3 must-follow equipment specifying tips

Whether you’re building a foodservice operation from the ground up or performing a remodel on an existing location, kitchen design and equipment specification can seem daunting. Fortunately, we have three actionable pieces of advice to help streamline the process.

Close collaboration is key

During the design and specifying stages, it’s extremely important to work closely with all involved partners: from architects to design consultants. Before you even begin, make sure to:

  • Establish responsibilities of all involved parties (design consultant, general contractor, kitchen equipment contractor, etc.).
  • Establish the conditions for bidding on the project.
  • Describe the scope of the project and identify a project manager on your end.
  • Establish a timeline, including equipment delivery dates and contingency plans.
  • Detail the payment schedule for all materials, equipment and labor.
  • Establish requirements that adhere to the local codes, laws, etc.

The devil is in the details when it comes to equipment specification

Equipment specification is one of the most important components of the design development process. These specifications can be written in several different ways, but the most important thing is to ensure that exact requirements are crystal clear.

Specifications should encourage the bidder to bid the best possible equipment at the right price; meaning the piece that matches the specification exactly that is of the lowest relative cost. Dealers may be inclined to compete with fellow bidders on price, resulting in the substitution of a product that may not meet your quality or performance standards.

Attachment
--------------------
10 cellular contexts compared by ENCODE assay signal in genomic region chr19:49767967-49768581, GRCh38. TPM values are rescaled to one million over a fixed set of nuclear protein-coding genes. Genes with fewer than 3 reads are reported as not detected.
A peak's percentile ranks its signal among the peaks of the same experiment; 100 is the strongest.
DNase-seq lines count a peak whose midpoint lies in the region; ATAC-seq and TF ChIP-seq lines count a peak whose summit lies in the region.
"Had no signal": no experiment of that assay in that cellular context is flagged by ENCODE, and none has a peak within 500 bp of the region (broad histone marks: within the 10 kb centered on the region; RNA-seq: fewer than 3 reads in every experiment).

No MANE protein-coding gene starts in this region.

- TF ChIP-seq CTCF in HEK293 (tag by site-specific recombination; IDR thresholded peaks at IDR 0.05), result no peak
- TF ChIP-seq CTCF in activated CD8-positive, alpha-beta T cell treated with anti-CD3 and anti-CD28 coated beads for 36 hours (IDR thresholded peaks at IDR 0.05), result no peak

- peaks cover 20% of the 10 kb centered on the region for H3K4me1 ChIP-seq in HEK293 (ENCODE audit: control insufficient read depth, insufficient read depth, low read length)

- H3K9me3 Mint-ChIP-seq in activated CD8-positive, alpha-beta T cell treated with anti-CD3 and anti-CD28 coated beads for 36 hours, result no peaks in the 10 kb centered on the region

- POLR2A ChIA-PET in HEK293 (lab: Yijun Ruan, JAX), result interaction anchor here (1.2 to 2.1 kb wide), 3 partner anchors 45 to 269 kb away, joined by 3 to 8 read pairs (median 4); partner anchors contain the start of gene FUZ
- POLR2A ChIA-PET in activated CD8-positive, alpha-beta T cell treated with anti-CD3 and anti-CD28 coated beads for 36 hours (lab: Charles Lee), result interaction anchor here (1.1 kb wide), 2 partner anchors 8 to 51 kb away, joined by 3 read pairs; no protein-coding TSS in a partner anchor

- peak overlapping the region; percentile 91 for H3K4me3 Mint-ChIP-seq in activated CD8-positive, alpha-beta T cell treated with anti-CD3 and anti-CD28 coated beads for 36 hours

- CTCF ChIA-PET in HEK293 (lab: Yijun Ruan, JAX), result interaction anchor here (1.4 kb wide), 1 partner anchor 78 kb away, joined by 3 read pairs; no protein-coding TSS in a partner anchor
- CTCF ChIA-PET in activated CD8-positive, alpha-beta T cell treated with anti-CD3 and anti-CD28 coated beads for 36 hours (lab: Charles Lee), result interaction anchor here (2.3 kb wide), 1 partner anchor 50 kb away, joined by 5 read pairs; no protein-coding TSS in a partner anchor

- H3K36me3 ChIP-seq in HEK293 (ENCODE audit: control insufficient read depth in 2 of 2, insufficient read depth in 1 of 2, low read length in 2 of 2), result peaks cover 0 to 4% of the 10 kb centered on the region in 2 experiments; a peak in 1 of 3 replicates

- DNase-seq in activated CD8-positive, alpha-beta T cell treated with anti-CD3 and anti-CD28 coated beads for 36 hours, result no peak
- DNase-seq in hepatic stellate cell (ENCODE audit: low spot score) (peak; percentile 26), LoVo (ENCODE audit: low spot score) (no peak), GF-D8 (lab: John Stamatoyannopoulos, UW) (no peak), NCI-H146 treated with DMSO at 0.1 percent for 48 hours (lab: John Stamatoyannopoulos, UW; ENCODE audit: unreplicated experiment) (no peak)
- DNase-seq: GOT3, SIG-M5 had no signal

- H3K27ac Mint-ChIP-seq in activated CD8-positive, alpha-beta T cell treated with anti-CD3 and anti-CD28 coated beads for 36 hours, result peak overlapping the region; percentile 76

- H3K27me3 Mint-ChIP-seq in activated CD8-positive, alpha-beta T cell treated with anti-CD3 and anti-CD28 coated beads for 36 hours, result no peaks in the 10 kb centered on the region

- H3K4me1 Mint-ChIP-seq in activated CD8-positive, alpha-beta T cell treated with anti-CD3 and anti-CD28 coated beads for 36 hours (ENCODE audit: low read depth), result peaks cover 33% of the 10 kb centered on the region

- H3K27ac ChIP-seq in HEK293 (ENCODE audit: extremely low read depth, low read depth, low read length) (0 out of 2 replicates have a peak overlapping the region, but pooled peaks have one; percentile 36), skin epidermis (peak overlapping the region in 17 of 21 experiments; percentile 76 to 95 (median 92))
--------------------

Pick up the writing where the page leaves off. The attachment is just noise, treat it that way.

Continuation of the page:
The performance standard specification describes the amount of work that a specific piece of equipment must do (and to what standard). For example, a typical performance specification might state that a pizza oven must be capable of preparing 40, 18-inch pizzas per hour. One of the major problems with this type of specification is that it is often very difficult to measure. There are many factors and variables that surround the words “capable of preparing,” such as degree of doneness, the state or condition of the food product before being placed in the oven, etc. This is why it’s crucial to be as specific as possible.

The burden of proof on quality rests with the equipment dealer or kitchen equipment contractor, while the responsibility for acceptance of the quality that was recommended rests with you and your design consultant.

Follow a standardized format

All equipment specifications should follow a standard format and provide a set amount of information. This is done to minimize the number of errors and to help reduce omissions. Typical elements include:

  • Item Number – This is the key or reference number that is used on the detailed design drawings, in the specifications and on the equipment schedule.
  • Name – This is the generic name of the equipment being specified (e.g. a steamer, an oven, etc.).
  • Number – Refers to the quantity of a given equipment line item.
  • Model and Manufacturer – The model number and the name of the manufacturer.
  • Key Dimensions – The size of the unit (width, length and height).
  • Description – This includes a specification of the quality and standards of fabrication, along with a description of the standard parts normally furnished with the equipment.
  • Utility Requirements – This is a listing of the gas, electrical, plumbing, steam and ventilation requirements for the piece of equipment.
  • Accessories – The optional finishes, features and parts that may have an impact on the price of the unit.
  • Approvals – Certifications from various agencies (including UL, ASME, NSF, and CSA/AGA).
  • Other Notes – These are special notes or instructions that will help the bidder and/or contractor in understanding the needs of the design consultant or client.
  • Performance – See above.